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Thursday, 7 August 1930


Senator PAYNE (Tasmania) (10:50 AM) . - The Minister (Senator Daly) gave me a definite assurance last night that he would accept the amendment. He said he would not call for a division.


Senator Daly - I did not do anything of the sort.


Senator PAYNE - I waited throughout the night in order to move this amendment, and am now surprised to hear the Minister say that he did not give me any such assurance. Apparently something has happened in the meantime. I am astounded at the paltry attitude he has adopted. It is unreasonable that any impost, however light, should be placed upon organizations performing such wonderful work on behalfof these unfortunate people. It is unreasonable to compare the products of these institutions with those of other manufacturing concerns, because all the work undertaken in a blind institution is done by hand. If they have to pay this tax, they will not be in the same relative position as they were before. I am astounded that the Leader of the Opposition should make a comparison between a boys' reformatory and a blind institution, the inmates of which are reputable citizens who must be employed to enable them to get some pleasure, if only to a small degree, out of life. A communication which I received from one of these institutions states -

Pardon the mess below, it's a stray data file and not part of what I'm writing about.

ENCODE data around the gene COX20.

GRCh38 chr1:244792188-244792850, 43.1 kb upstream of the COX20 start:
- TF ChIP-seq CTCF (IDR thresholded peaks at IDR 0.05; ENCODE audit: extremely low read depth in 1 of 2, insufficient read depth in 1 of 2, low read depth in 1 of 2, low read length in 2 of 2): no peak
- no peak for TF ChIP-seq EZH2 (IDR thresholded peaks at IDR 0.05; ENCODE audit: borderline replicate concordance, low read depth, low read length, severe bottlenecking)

The institution would certainly be in a better position if the taxation is removed in view of the great handicap wc have to-day on account of the articles we produce.

The amount involved by this amendment is small, and as there is a long list of exempted goods, many of which have not as much right to be included as those manufactured by the blind, I intend to press the amendment.

Senator Sir JOHNNEWLANDS (South Australia) [10.53 a.m.]. - In the Minister's constituency in South Australia there is a fine institution in which a number of blind people are accommodated, and who are supported partly by pensions and partly by money provided by the institution. I think it would be a great hardship if the products of blind asylums were to bc subject to this tax. I should like to assist these people who are assisting themselves. As these institutions have to bear the cost of training the inmates, the Government should endeavour to help them whenever possible. In a sense, they are in a more unfortunate position than the inmates of many other institutions. They are endeavouring to help themselves when they could live entirely on charity, and I hope something will be done to assist them in the direction indicated.







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